Monday, December 20, 2010


"The Heath Free Public Library was opened for public use July 17, 1894, the town having voted in 1893 to accept the provisions of the Library Act of 1890, and having received $100 worth of books as selected as a foundation for the library by the Free Public Library Commission." So reads a quote from Free Public Libraries of Massachusetts, 1899. [See complete article below.] And so began the Heath Free Public Library's history in the town of Heath, Massachusetts.
The library's first years were spent quartered in the home of H. Kirk Smith, the Town's first librarian. His home, built in the late 1700's by Benjamin Maxwell Sr., is located at 15 South Road, and is known as the Maxwell House. Annual expenses, as reported in the Annual Town Report of 1896, list "Rent of Library Room, fuel, lights, and services of Librarian, $24."
In 1897 a two story, 36 by 28 foot, wooden building, named Sawyer Hall for one of its benefactors, was erected at the cost of $1,400 to serve as a library and non specified "other town uses". The expense was met by contributions, including $500 from Ellsworth Sawyer of Phillipston; $100 from William Snow of Westchester, NY; $25 from John Leavitt of Watertown, IA; and from Mrs. F. E. Welch, an active participant in the building program. $400 was appropriated by the town for the purchase of a fireproof vault to house town records, and to build a room for town officers. At a later time an addition was built which added a dining room, kitchen; on the second floor was added a room for use as a pool room and a hall used for Grange meetings.

Photo of Sawyer Hall printed in Free Public Libraries of Massachusetts, 1899, page 158.
During the years 1899 to 1925 the library was the recipient of 30 - 35 books a year borrowed from the Woman's Educational Association of Boston, MA. In 1905 the State sent the first of a series of Vital Records of Massachusetts Towns in conjunction with a fund called the Eddy Fund. In 1908 the Librarian, H. Kirk Smith, introduced the card catalog. Grace Burrington was paid $7.45 for cataloging 1,860 books. After the death of H. Kirk Smith in 1915 the books were classified, arranged, and cataloged according to the Dewey Decimal System.

From 1894 through the mid 1960's, when the library purchased a gas heater, the librarian's first job each day was to carry wood from the wood room in back of the building and light a fire in the black stove.

During the years 1978-1980 Sawyer Hall was renovated. The library was enlarged to more than double its prior size, with a magazine reading room on the second floor. At that time it had a section for small children and teens, as well as a front area which was used for town committee meetings. Sawyer Hall underwent renovation again in 1997 to allow for first floor handicap accessibility.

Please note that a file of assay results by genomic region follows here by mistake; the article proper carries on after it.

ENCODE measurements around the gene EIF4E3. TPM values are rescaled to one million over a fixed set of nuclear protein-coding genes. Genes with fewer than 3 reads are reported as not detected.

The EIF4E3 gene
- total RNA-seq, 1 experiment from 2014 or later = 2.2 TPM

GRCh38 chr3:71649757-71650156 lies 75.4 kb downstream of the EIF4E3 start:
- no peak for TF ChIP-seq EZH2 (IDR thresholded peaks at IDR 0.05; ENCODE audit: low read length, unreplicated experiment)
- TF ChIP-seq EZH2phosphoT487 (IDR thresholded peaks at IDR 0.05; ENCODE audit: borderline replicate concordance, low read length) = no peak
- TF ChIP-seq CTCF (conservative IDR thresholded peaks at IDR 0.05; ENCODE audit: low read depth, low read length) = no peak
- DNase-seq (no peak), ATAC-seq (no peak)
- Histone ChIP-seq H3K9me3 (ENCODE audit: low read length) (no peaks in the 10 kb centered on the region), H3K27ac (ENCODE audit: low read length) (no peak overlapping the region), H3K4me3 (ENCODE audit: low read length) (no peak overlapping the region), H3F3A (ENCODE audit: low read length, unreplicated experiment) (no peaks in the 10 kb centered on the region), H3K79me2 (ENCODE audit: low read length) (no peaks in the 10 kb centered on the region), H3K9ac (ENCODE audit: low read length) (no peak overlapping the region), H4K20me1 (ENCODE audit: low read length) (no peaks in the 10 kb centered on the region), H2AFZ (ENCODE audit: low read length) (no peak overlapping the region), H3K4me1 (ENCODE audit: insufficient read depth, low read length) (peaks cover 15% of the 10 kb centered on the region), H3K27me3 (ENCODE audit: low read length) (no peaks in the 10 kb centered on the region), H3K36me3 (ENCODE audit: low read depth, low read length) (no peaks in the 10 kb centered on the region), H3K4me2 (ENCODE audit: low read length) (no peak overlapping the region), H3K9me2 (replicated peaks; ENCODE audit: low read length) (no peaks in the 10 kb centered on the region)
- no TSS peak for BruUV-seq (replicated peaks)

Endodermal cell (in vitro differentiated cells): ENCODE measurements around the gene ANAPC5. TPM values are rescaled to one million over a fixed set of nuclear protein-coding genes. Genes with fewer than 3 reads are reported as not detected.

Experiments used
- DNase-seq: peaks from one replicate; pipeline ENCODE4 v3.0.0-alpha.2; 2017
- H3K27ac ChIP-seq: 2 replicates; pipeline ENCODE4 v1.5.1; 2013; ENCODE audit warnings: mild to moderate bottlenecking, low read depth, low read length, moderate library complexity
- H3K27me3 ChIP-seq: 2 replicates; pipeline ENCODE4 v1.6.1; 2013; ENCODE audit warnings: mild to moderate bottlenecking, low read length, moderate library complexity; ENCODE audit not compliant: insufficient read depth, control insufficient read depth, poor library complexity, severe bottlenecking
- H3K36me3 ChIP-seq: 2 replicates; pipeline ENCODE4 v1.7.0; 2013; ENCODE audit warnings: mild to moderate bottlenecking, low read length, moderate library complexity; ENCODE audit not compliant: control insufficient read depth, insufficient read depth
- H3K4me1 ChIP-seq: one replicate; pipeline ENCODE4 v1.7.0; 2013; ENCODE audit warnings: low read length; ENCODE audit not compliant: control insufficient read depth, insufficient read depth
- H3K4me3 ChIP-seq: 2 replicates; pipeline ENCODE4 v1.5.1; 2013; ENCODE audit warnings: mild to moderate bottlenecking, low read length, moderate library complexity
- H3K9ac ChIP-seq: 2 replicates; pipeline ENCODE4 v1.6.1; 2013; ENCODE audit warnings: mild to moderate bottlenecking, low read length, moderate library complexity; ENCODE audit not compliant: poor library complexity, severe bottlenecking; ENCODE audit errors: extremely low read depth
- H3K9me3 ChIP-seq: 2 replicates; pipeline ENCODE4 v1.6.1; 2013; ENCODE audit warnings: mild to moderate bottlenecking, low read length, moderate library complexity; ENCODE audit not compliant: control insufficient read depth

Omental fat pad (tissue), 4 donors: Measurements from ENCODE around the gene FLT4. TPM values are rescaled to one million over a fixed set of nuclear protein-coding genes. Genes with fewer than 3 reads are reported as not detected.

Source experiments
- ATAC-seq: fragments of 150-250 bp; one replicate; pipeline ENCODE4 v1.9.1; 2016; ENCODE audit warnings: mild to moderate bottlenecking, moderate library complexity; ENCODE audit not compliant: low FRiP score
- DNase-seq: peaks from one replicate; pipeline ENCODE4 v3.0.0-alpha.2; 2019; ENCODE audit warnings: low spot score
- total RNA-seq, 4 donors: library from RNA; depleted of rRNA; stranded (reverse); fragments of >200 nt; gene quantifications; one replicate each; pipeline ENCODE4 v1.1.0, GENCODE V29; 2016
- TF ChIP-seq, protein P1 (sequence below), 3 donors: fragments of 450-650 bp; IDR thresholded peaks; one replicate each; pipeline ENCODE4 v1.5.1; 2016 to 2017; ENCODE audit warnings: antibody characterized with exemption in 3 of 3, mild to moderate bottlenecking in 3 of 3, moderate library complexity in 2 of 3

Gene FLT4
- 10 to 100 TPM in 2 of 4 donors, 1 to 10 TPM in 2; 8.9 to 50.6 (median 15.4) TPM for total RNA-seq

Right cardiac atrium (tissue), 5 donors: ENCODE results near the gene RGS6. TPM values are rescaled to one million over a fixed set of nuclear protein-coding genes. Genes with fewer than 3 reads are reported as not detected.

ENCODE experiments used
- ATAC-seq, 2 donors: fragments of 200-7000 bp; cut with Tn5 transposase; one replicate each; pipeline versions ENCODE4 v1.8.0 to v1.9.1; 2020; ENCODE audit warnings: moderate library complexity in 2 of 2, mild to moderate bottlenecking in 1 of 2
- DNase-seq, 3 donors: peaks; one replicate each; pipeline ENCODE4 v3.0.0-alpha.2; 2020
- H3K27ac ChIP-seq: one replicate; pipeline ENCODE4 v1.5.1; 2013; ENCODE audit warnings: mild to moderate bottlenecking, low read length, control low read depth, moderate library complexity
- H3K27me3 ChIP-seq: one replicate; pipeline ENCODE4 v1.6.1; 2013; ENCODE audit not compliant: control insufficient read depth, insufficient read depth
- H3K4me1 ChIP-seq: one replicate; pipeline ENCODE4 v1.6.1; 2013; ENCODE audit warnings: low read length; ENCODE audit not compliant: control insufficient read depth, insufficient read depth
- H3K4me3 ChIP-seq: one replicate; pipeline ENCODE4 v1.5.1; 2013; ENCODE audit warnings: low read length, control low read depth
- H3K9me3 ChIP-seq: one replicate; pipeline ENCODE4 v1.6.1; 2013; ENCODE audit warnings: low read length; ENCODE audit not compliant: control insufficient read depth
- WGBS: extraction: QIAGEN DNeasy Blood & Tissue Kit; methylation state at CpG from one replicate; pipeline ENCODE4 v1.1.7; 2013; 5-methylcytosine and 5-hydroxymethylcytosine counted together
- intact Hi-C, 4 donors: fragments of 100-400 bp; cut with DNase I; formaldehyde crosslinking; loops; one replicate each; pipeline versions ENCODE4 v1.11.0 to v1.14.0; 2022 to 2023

(This article was adapted from the Heath Free Public Library Long Range Plan, October, 1998. Thanks to Alli Thane, our former librarian, for allowing the planning committee to adapt portions of her 1982 Heath Herald article on the library's history for the report.)

Librarians and Library Directors of the Heath Free Public Library

  • 1894-1915     H. Kirk Smith
  • 1915-1922     Mamie Maxwell
  • 1922-1923     Flora White
  • 1923-1950     Pearl Tanner
  • 1950-1952     Ruth Fournier
  • 1952-1960     Ruth Corey
  • 1960-1962     Alli Thane
  • 1962-1965     Ruth Fournier
  • 1965-1966     Susan Gleason
  • 1966-1983     Edith Gleason
  • 1983-1984     Jane Wishart
  • 1984-1985     John Holdsworth
  • 1985-2/1996     Alli Thane
  • 2/1996-6/2001     Laurie Wheeler-Burrington
  • 7/2001-2/2006     Charlene Churchill, M.L.I.S.
  • 2/2006-7/2021     Don Purington
  • 8/2021-                Kate Barrows

The following article is reproduced from
Compiled by Henry Steadman Nourse
Wright & Potter Printing Co., State Printers
18 Post Office Square, Boston, Massachusetts
          Pages 163-164

The Heath Free Public Library was opened for public use July 17, 1894, the town having voted in 1893 to accept the provisions of the library act of 1890, and having received $100 worth of books, selected as a foundation for the library by the Free Public Library Commission. The annual appropriation for its support made by the town is $15. There is also available the income of a permanent fund of $500, called the Maxwell fund, because presented to the library by the heirs of George Maxwell, late of Rockville, Conn. The books left of two school-district libraries were incorporated with the new library.

In 1897 a two-story wooden building, thirty-six by twenty-eight feet in plan, was erected, at a cost of $1,400, to serve as a home for the library and for other town uses. The chief part of the expense was met by a general subscription among friends of the library, the most noteworthy contributions being $500 from Elsworth Sawyer of Phillipston, $100 from William Snow of Westchester, N.Y., and $25 from John Leavett of Waterton, Iowa. Mrs. F. E. Welch was a liberal donor, and active in obtaining the necessary funds for the building. The town appropriated $400, which was devoted to a fire-proof vault for town records and a room for the town officers.

The library is open Saturday afternoons and evenings, and the annual cost of administration is $24. The trustees, three in number, elected for the usual terms, are: Mrs. Martha Barber, Mrs. Felicia E. Welch and Walter E. Kinsman. The librarian is Henry Kirk Smith.

Population, 1895, 476; valuation, $189,200; volumes, 1898, 612; circulation, 399.

[Updated 7/19/2021]